Mario and friends get catty in the latest Wii U title to be expertly recycled for Nintendo’s Switch. Plus, there’s a whole bonus game. Let’s-a go exploring!
Mario, Luigi, Peach and Toad are ambling about a lovely primary-coloured lan- erm, world – one day and stumble upon a glass pipe protruding from the ground. A ‘Sprixie’ appears, followed by big, bad, bruising Bowser, who bags said lemonade/Kim Deal hybrid and disappears back down the pipe.
Our intrepid quartet enter said pipe and plop into a curious kingdom of fluffy growths, marshmallow platforms, green stars and mucho more weird stuff that’s fairly normal for Mario games.
You see, while Super Mario 3D World will be new to many, it’ll also be familiar – like that pair of old trackie dacks that you just can’t chuck out. The music – while wondrously remixed – regularly recalls Mario’s first steps, as do several gameplay mechanisms. Imagine Super Mario 64’s adventure diced into bite-sized, flag-ended chunks like those original 2D platformers and that’s what this is.
“Super Mario 3D World will be new to many, it’ll also be familiar – like that pair of old trackie dacks that you just can’t chuck out.”
Naturally new bits have been introduced. As alluded to earlier, Mario and friends are now catty. Literally – they haven’t taken up gigs as entertainment gossip scribes. Instead, they’re meowing it up with wall-climbing and pounce abilities. Then there’s other new stuff like cloning. We’re seeing double here – four Marios! You can keep cloning as long as you find the right power-ups, but once you get more than a couple it can be kind of like herding cats, which, we guess, is appropriate here.
As well as being able to take part as any of the quartet, if you’ve friends either local or online you can all go nuts simultaneously. “Nuts” being descriptively apt, as even two players going about things simultaneously can be frustrating – multiplayer requires communication, especially if one of you likes to explore and seek out hidden stuff (timer be darned!) and the other is more your gung-ho “Gotta get to the end of the level, yeah!” type player.
The green stars that we mentioned are the key to progress. You can power through levels without seeking them out, but you’ll soon hit a wall as further levels require a certain quantity of stars in the arsenal. This is the point at which those more explorational players earn the right to let loose a snarky “Nyah-nyahh nyah nyah nyah!” or similar.
As you traipse through the eight main worlds and four unlockable bonus ones, you’ll encounter pretty much every platformer trope that’s existed since Mario first tugged on the dungarees and went jumping. As Nintendo basically invented everything in the genre, it’s a great tour into the genius minds of their designers – although you may be cursing their names when you get whumped, thumped or otherwise dumped repeatedly. For, as you’d hope and expect, Super Mario 3D World can be challenging.
Joy of joys, Captain Toad also returns. The original Super Mario 3D World spawned the Captain Toad: Treasure Tracker game – isometric puzzles starring everybody’s favourite mushroom-headed Indiana Jones wannabe – and they’re dotted about the various worlds offering great fun on top of the practical, aka more green stars.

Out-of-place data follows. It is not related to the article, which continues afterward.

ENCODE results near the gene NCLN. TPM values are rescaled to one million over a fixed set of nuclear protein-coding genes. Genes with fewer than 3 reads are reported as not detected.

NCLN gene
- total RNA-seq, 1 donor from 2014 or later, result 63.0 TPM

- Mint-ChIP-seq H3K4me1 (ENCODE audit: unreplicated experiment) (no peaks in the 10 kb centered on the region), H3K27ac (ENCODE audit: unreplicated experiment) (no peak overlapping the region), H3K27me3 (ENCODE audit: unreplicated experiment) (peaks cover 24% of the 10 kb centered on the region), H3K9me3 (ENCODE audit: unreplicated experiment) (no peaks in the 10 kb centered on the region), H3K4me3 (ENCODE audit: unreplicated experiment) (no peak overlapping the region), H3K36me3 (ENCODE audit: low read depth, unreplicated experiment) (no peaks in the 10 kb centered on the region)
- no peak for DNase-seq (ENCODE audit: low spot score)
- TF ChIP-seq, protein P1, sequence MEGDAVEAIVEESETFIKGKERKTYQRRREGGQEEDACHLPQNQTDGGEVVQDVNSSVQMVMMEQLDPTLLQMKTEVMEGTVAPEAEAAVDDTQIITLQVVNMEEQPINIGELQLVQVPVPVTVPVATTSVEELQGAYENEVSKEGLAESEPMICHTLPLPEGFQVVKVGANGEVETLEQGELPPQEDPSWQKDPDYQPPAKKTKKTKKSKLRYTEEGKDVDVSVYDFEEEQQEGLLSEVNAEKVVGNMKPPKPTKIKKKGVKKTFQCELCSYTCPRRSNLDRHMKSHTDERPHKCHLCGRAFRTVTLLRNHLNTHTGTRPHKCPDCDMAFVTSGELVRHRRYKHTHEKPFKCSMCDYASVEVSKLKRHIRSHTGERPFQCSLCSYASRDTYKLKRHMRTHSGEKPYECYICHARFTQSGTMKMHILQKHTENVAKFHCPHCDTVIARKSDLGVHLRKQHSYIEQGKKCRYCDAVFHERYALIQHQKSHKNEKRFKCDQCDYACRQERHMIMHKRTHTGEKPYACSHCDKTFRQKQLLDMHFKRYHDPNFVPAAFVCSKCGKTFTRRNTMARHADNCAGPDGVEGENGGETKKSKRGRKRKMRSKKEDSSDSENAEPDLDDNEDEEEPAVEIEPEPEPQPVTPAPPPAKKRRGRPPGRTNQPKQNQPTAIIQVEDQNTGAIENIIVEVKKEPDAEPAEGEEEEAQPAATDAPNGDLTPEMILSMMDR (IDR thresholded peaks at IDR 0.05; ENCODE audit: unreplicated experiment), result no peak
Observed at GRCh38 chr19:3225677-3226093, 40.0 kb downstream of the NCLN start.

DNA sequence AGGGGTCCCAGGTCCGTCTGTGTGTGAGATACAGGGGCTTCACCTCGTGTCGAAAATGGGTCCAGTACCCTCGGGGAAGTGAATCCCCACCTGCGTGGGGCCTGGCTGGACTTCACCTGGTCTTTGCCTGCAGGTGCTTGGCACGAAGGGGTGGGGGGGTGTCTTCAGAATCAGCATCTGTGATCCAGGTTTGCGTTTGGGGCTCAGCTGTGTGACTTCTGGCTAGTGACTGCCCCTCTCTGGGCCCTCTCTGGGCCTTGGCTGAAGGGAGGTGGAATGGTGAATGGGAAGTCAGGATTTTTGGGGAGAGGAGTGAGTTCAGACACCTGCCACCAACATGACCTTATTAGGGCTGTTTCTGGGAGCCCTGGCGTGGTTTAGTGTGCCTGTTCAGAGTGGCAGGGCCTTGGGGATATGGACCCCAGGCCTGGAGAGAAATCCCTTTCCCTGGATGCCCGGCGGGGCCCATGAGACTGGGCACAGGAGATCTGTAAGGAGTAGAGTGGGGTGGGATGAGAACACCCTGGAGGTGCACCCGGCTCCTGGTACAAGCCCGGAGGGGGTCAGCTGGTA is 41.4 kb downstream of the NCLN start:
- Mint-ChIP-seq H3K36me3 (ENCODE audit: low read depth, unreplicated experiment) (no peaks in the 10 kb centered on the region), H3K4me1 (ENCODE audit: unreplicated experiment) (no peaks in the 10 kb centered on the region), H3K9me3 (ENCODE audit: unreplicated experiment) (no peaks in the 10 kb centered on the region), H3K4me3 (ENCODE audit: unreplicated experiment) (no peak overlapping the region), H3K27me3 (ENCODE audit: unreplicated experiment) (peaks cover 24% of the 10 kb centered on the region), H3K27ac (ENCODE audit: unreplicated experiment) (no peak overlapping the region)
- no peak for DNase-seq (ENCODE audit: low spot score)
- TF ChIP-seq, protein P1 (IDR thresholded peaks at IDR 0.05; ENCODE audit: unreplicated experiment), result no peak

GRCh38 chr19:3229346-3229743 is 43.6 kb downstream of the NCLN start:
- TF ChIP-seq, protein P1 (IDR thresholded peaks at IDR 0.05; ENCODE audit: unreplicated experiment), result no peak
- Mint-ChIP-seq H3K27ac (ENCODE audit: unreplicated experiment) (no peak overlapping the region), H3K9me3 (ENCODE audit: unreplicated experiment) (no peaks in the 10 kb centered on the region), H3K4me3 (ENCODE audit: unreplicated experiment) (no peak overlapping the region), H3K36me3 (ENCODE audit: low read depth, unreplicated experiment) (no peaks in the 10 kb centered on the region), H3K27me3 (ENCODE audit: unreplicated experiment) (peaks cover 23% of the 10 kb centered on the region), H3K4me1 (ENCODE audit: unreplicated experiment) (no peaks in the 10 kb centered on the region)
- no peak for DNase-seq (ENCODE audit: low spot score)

Super Mario 3D World isn’t perfect or, indeed, purrfect, as some sordid past remnants remain. Insanity-inducing, unnecessarily backtracked respawn points are the biggest irritant, and some may find the invincibility power-ups supplied if you stuff a level up a few times a tad insulting.
Meanwhile, a whole new game has been added to the Switch experience in Bowser’s Fury. Big, bad Bowser has gone bigger and badder than ever, so much so that his son, Bowser Jr., has become desperate enough to call upon Mario to help him work out what’s wrong with his poppa and stop his dark rampage. Mario, being the accommodating chap that he is, agrees to assist the chip off the old turtle/dragon/lizard thing.
This is an entirely separate game to Super Mario 3D World, allowing only two-player co-op – Mario and Bowser Jr. – and plopping players in a large, open space to play, rather than providing short, sharp levels like the main attraction. The cat theme persists, as you search out ‘Cat Shines’ to power up lighthouses, while dealing with regular outbreaks of gothic-tinged music and Bowser losing his nut at you in fiery fashion. The aim? Collect everything, turn into the huge Giga Cat Mario and have a fighting chance against Fury Bowser.
Bowser’s Fury offers a good three-hour bonus game, or roughly double that if – like us – you like to search every nook and cranny for bonus stuff.
Ultimately, Super Mario 3D World has lost none of its magic since debuting on the Wii U, and also gains a photo mode and amiibo support on top of the online multiplayer and bonus game. Significant history is plundered masterfully, along with wild creativity, top music, all of the colours and – joy of joys – we’re treated to a non-helpless Peach. This should tide us over nicely until Super Mario Odyssey 2… There is a Super Mario Odyssey 2 on the way, isn’t there Mr. Miyamoto?
Super Mario 3D World + Bowser’s Fury is available February 12 on Switch.